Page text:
YORBA LINDA, CA – As I walked into the Nixon Library to attend the first California recall gubernatorial debate, I encountered an organized group of peaceful protestors with poster-sized signs of children killed by fentanyl, held by grief-stricken parents. The organizer of the group, Drug Induced Homicide, Matt Capelouto, understood that the 100 people attending this event were likely to be influencers in politics and the community. Matt asked if I could talk to the candidates and especially frontrunner Larry Elder, due to his proximity to the African American community, where the most fentanyl deaths have occurred in California. Touched by the images I saw, I scheduled a follow up conversation with him and we spoke for a solid hour about the issue and his own story.
Matt’s daughter, Alexandra, died in her own bed two days before Christmas, after popping a pain relief pill she didn’t know was laced with fentanyl. Matt then began a journey that led to the halls of the Sacramento legislature to push “Alexandra’s Law” (SB-350), which simply sought to make first time drug dealers sign an advisory statement, recognizing that their actions could cause death. This would allow for easier manslaughter sentencing, should they get arrested again. What he found was a supermajority in the legislature couldn’t even pass no-brainer bills like this out of committee. He also found that the practical reality, because of these convoluted laws, is that the drug dealer could get locked up for a year or less and be out on the streets again, causing more harm.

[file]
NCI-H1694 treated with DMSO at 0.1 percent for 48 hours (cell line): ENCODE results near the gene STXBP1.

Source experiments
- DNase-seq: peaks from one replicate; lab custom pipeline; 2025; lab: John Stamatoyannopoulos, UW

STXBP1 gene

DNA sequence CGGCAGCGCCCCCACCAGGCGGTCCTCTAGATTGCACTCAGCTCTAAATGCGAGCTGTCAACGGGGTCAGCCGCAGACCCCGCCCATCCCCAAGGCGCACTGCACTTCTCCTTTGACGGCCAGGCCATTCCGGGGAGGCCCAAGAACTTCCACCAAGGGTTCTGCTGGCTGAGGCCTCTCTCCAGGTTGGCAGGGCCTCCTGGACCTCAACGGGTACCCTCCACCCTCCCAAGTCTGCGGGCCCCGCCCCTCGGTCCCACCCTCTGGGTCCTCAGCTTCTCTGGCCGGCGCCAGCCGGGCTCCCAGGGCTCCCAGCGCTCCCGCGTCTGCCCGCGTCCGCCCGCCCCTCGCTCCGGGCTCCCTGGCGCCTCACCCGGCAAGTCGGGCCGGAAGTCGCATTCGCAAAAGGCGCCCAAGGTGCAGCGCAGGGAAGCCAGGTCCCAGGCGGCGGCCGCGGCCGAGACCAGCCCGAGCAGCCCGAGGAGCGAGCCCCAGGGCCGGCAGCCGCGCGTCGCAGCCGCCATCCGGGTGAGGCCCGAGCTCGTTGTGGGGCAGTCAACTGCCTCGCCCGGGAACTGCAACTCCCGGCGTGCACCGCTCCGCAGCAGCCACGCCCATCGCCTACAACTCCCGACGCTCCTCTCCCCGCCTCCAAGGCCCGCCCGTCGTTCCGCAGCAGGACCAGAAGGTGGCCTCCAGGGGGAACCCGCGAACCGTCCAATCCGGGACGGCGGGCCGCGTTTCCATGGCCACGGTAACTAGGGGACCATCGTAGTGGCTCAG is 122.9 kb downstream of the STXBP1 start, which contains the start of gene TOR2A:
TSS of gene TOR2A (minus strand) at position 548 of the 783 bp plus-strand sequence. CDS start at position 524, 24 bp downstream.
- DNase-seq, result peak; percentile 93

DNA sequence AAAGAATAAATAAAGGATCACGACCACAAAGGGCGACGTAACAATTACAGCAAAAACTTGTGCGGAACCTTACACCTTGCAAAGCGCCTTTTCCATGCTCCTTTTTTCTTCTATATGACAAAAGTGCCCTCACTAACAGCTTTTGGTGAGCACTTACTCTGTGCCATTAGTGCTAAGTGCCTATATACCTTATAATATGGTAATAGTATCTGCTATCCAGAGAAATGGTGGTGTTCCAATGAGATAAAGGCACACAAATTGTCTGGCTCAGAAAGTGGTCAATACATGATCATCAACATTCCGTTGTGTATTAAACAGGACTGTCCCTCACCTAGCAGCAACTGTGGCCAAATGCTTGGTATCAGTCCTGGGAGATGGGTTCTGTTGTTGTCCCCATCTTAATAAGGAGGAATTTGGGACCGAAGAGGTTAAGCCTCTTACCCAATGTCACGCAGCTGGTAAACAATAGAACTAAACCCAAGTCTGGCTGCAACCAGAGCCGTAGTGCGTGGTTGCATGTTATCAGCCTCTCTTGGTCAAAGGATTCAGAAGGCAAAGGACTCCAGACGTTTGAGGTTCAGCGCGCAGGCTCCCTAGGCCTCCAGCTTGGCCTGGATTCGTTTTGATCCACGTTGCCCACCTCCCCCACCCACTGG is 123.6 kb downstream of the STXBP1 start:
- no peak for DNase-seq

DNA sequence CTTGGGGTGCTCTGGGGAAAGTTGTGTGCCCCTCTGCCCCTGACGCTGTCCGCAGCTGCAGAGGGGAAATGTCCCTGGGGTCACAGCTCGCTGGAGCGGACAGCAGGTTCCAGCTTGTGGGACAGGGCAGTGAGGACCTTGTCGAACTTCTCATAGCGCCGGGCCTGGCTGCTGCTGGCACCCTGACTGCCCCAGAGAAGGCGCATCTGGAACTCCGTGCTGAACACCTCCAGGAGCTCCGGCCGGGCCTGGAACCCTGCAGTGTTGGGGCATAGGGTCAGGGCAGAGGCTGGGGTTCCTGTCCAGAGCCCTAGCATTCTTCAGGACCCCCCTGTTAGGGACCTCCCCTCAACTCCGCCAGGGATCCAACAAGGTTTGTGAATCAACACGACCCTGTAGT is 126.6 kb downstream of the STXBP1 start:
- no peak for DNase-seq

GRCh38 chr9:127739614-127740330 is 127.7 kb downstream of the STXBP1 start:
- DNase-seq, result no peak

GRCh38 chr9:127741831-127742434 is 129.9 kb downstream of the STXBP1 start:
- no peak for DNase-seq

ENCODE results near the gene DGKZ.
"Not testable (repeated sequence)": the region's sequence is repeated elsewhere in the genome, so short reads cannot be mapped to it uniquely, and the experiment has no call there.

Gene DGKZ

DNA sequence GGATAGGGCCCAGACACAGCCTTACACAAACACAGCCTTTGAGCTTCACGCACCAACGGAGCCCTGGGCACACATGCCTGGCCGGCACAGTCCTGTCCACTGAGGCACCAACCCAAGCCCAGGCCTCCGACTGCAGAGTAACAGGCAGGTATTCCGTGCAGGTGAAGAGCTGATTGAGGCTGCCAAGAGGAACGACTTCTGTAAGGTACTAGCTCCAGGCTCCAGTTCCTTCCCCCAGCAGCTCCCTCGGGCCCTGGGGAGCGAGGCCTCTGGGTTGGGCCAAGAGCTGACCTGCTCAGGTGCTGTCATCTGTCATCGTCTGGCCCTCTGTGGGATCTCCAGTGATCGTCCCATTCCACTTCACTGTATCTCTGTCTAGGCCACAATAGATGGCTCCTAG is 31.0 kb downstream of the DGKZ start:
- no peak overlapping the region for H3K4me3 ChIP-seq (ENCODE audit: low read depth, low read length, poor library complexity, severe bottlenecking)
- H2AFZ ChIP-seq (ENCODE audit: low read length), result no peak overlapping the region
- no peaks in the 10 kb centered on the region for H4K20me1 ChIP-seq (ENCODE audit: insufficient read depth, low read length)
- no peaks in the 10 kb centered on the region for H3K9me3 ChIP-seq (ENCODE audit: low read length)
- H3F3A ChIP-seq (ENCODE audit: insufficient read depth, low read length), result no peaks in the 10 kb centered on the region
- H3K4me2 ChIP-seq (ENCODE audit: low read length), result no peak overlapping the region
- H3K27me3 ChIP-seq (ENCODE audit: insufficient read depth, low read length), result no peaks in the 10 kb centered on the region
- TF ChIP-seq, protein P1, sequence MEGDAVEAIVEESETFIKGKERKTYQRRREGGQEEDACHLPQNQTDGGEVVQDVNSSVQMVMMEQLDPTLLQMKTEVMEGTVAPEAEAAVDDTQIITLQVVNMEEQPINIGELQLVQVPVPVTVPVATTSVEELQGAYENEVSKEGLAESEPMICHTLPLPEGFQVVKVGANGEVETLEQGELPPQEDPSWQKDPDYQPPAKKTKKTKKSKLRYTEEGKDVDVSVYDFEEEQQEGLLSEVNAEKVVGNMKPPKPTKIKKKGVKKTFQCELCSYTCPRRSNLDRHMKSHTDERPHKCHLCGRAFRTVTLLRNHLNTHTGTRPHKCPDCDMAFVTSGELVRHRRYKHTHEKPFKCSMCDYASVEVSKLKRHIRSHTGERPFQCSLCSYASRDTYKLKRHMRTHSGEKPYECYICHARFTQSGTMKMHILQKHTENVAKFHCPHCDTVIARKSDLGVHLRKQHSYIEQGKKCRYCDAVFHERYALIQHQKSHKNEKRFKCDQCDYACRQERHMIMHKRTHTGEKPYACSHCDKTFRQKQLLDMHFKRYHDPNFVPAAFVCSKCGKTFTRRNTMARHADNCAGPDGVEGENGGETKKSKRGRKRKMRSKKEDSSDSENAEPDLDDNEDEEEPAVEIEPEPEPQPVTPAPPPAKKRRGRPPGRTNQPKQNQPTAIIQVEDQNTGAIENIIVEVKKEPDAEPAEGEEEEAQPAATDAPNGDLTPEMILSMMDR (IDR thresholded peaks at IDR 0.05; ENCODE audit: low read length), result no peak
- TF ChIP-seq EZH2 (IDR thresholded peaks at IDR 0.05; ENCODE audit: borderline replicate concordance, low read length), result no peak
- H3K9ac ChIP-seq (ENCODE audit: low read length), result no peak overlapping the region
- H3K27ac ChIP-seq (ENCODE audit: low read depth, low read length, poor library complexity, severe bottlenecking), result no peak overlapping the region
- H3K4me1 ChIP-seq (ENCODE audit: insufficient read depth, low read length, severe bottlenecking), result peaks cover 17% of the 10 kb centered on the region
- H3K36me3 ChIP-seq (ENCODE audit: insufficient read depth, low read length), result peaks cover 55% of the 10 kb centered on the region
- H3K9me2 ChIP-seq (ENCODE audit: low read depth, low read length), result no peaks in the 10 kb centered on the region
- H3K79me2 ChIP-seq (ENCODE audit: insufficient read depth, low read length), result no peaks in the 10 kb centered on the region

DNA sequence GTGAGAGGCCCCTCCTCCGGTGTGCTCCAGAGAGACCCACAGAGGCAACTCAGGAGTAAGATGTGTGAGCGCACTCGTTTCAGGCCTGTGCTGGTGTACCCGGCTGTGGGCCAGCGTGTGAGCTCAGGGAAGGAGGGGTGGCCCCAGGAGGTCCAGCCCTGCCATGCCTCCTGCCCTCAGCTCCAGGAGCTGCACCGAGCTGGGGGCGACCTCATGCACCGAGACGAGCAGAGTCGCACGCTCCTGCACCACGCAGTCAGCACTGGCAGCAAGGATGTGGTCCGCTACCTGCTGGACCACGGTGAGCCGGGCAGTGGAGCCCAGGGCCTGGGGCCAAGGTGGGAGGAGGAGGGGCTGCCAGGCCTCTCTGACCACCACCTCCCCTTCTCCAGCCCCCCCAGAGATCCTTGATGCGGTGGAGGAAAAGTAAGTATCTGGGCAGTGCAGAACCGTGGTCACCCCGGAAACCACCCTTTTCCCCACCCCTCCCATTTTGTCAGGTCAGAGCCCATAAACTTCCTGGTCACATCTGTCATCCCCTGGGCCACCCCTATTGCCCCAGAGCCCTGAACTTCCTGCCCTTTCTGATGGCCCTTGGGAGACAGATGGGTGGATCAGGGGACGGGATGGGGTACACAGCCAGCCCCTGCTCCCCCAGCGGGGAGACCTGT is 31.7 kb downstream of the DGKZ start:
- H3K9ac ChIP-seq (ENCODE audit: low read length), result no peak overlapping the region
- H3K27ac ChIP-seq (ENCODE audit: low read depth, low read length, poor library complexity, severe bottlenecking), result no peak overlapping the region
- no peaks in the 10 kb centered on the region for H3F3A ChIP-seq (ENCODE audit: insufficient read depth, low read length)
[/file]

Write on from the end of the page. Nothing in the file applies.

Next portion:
Matt got to explore this issue in a way no one else has, from being a survivor to this tragedy, to being an activist and fighter on this issue to bring justice to his daughter. As a seasoned fighter, he recognized this is now the time to strike. When asked why he chose to organize a group in front of the library, Matt said he wanted to make this a campaign issue, and hopes every gubernatorial candidate talks about this. His goal is public awareness and education of simple things like the misnomer of “overdose” and how most fentanyl deaths are not due to a high quantity of pills being consumed, but one pill containing too much of the drug, leading to death. Matt wants children to learn these things in school, and hopes for an educational measure, citing that fentanyl deaths have far surpassed deaths by drunk driving. A public awareness campaign is needed and laws need to be changed, such as what he did with SB350.
Mexican drug cartels and China have been the number one exporters of fentanyl, but it is our Californian policies that exacerbate that problem. A key entryway from Asia, San Francisco, had more deaths from fentanyl than COVID last year. Billions of pills are now coming across the border. Black market pills typically contain fentanyl of varying levels. The three most common counterfeited pills, which end up having fentanyl are oxycodone, percocet and xanax. 16-24 year olds are hit the hardest. But because we live in a prescription pill society, many think a pill is safe because it “looks like” it was made in a lab. Matt says, “kids are supposed to learn from their mistakes, not die from them”.